We will look at only one brief example of alienation from the child in Faqir’s novel, as the other aspects of this subject have already been covered. Toward the end of the novel when the character of Maha is forced to run away she begins the alienation from her son. As she moves further and further away from home she alienates him more and more because she able to provide less and less for him. As a mother her natural position is that of a provider and as she loses her ability to do this the bond between her and her son disintegrates and she becomes alienated on the provider level. Her love for him takes a new shape as she moves more into the position of an observer. This processes of alienation is finally complete when she is taken away to the mental hospital where she is not only physically detached from her son, but begins to lose emotional ties and her love morphs into a sorrowful mourning—Maha is now completely alienated from her son.
The alienation experienced by the woman in Arab society in relation to her husband and child/children is arguably the most potent form. The woman loses two of the most important parts of her life. On the other hand as seen with Nadia, alienation from her husband was a freedom gaining experience. It is this category of alienation that is the most diverse in context and consequence in the lives of Arab women.

IV. Other forms of alienation for the Arab woman:
There are many other types of alienation that the Arab women can and does experience, but they are more general and the qualities of which are obviously defined and it would therefore be simple repetition to include them all here. However, it would be presumptuous to leave off with no mention whatsoever therefore we will note each briefly.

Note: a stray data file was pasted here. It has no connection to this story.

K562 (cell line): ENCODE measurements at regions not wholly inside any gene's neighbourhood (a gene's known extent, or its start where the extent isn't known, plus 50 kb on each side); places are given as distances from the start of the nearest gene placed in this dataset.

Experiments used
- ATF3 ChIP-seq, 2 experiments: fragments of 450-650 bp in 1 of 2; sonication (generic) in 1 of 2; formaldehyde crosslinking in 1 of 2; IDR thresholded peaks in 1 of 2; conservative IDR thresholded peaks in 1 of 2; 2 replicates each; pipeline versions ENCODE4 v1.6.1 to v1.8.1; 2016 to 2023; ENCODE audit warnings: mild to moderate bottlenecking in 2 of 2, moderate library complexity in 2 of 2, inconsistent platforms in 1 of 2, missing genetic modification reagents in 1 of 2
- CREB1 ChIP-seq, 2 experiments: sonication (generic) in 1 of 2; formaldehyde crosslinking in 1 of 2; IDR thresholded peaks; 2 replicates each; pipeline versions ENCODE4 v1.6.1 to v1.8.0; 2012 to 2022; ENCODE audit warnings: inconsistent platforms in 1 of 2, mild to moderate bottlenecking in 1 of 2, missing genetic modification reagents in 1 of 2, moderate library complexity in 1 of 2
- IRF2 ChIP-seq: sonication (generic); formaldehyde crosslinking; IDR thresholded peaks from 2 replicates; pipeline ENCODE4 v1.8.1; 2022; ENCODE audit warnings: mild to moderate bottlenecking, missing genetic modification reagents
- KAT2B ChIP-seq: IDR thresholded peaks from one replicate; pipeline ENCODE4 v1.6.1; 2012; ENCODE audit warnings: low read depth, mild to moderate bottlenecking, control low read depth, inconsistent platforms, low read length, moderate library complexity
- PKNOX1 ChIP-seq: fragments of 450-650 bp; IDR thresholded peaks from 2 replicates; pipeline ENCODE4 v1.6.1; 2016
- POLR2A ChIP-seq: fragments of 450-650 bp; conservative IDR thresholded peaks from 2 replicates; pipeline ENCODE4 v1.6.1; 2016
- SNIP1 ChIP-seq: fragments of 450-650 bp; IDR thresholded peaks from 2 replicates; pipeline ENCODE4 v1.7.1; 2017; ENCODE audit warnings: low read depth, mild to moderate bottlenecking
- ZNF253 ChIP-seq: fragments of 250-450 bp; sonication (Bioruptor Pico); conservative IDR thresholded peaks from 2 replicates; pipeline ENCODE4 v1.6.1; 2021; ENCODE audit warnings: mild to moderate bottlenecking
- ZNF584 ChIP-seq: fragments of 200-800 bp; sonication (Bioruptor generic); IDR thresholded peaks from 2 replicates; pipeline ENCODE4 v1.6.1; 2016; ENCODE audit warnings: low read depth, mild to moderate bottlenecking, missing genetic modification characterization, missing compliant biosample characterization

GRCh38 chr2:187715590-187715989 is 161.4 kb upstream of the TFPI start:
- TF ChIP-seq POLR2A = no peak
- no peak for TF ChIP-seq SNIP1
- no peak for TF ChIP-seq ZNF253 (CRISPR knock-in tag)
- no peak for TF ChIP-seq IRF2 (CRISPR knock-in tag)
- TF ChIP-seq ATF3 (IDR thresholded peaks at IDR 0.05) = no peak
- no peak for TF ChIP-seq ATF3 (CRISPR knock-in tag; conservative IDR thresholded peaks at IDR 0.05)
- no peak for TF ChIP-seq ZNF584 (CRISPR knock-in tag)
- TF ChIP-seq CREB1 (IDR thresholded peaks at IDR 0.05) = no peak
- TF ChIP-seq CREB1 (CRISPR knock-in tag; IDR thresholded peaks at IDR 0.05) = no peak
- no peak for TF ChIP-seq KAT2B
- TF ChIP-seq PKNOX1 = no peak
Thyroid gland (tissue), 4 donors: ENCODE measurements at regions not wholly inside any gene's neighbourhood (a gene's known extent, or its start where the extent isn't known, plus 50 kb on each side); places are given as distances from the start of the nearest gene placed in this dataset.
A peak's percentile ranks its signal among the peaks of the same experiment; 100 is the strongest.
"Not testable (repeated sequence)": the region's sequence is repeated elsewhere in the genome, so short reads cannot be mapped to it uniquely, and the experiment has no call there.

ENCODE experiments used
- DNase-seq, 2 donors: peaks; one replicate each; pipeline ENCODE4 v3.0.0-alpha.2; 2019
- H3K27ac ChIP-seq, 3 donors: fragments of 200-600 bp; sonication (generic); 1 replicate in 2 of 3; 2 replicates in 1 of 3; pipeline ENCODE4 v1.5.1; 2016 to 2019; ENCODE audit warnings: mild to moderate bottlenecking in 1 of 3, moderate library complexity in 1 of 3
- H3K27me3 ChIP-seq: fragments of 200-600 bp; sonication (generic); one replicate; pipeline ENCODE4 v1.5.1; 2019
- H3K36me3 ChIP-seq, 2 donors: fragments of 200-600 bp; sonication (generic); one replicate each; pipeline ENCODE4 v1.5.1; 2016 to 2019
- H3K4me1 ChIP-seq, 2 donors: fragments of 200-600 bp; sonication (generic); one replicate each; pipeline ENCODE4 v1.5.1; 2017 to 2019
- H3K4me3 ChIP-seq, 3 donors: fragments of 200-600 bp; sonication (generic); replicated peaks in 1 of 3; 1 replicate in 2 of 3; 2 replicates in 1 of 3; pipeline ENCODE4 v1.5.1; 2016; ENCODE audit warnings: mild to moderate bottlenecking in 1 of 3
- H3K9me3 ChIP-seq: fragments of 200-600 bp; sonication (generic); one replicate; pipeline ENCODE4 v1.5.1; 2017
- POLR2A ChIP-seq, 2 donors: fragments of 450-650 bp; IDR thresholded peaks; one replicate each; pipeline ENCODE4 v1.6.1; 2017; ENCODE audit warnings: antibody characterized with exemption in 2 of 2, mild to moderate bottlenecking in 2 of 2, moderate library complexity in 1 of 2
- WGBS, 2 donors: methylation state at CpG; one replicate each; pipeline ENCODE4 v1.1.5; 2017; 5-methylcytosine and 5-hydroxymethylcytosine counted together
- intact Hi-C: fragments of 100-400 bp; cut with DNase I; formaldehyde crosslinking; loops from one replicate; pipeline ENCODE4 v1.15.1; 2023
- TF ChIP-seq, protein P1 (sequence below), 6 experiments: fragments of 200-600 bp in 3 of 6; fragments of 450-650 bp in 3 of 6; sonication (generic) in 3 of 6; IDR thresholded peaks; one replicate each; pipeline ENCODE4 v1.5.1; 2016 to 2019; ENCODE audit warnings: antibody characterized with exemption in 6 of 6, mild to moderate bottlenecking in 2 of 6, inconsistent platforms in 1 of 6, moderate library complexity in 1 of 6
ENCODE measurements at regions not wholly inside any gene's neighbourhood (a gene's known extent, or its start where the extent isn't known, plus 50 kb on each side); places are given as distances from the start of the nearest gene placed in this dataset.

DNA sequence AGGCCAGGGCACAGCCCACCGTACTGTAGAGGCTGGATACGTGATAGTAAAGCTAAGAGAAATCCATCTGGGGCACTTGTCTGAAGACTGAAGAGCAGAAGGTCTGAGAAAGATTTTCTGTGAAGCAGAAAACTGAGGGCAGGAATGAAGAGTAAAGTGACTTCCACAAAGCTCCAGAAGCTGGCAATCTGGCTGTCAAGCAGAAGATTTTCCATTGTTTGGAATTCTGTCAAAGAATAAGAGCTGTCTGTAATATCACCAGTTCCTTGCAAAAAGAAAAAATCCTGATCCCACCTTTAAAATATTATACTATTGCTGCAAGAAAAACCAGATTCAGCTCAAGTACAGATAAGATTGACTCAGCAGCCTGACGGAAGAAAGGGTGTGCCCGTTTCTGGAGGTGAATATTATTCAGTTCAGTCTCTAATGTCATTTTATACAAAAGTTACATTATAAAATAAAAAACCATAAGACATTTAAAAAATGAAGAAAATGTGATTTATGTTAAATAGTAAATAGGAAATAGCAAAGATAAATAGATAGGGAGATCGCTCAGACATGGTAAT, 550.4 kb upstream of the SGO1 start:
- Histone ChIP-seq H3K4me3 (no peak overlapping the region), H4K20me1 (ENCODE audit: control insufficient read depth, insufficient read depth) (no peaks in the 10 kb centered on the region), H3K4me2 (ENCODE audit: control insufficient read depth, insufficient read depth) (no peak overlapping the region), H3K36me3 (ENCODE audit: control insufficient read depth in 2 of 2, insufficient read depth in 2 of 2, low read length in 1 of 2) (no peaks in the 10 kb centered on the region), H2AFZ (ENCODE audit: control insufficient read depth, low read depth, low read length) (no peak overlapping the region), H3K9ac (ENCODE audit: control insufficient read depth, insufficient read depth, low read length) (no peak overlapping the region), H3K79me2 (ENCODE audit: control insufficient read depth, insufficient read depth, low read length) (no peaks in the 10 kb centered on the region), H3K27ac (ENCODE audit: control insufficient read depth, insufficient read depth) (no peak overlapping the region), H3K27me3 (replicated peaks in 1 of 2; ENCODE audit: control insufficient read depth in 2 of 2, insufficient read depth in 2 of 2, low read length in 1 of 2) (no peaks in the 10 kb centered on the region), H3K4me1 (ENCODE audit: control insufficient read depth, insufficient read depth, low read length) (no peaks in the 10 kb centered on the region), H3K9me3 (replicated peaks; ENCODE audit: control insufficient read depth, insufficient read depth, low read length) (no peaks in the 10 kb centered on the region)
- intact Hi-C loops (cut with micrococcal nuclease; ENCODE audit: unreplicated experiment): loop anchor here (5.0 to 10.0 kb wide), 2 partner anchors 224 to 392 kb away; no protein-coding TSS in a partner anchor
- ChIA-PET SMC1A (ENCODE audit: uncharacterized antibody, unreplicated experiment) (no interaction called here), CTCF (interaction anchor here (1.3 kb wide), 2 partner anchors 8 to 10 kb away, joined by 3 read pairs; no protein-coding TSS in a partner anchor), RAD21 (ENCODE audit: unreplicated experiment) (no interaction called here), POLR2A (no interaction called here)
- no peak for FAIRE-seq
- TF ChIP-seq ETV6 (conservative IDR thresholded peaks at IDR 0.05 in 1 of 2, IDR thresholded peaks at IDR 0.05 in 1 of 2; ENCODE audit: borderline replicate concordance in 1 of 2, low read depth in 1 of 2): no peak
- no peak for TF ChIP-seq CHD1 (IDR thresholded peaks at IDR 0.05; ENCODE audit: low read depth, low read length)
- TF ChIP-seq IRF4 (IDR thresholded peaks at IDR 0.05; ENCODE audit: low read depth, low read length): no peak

Alienation from her state is prevalent in almost all Arab societies when considering women. Laws often favor men and leave women to fend for themselves in a legal spectrum that is already weighted against them. This is often due to the fact that the woman is not usually recognized as a full member of society, a second class citizen and at times not even that.

Alienation from her culture is tied in heavily with the structure of the family as noted above. The woman is often expected to rely heavily on a male of some relation or another to care and provide for her. This alienates the woman immediately in that she is not able to produce (the prime example of Marxian alienation). She is expected to stay at home and be a mother and keeper of the home. She is alienated from the rest of the society and knows few if any other women from outside her direct kin group and social strata.

Alienation from her religion is an important and blatant aspect of the Arab women’s life. She is not allowed to enter the mosque (place of worship) in many countries and is therefore alienated from the ability to worship God (Allah) in equal circumstance. Also, in some parts of the Arab world, because the woman does not spend as much time in public, or when she is in public must be covered, she must pray in a private space, whereas the men pray where they choose.